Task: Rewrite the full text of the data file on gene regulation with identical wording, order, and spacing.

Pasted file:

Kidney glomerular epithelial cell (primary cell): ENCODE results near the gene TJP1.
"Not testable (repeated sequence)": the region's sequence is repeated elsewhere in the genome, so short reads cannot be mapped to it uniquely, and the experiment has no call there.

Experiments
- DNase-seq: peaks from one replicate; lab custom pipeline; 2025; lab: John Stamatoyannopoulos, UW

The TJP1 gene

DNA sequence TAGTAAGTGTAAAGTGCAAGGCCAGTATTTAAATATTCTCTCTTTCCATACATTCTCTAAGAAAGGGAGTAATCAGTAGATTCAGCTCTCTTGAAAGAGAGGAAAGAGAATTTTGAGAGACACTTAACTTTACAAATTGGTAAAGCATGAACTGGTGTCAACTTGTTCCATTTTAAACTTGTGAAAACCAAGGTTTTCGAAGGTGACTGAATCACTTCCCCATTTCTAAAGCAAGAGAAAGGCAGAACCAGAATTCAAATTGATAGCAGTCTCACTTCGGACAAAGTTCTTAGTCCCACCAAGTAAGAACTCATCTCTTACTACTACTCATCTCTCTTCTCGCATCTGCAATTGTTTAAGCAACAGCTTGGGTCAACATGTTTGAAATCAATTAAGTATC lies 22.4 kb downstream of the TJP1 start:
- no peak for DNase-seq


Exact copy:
Kidney glomerular epithelial cell (primary cell): ENCODE results near the gene TJP1.
"Not testable (repeated sequence)": the region's sequence is repeated elsewhere in the genome, so short reads cannot be mapped to it uniquely, and the experiment has no call there.

Experiments
- DNase-seq: peaks from one replicate; lab custom pipeline; 2025; lab: John Stamatoyannopoulos, UW

The TJP1 gene

DNA sequence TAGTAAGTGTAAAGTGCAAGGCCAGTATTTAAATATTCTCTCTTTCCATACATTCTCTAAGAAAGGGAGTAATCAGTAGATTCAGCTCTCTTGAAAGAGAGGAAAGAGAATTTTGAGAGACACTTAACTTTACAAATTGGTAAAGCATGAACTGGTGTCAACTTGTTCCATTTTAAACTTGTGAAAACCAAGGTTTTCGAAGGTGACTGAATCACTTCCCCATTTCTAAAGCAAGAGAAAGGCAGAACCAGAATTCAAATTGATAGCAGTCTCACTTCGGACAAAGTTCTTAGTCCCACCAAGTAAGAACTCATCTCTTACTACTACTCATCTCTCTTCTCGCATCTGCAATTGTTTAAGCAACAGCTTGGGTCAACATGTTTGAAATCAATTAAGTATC lies 22.4 kb downstream of the TJP1 start:
- no peak for DNase-seq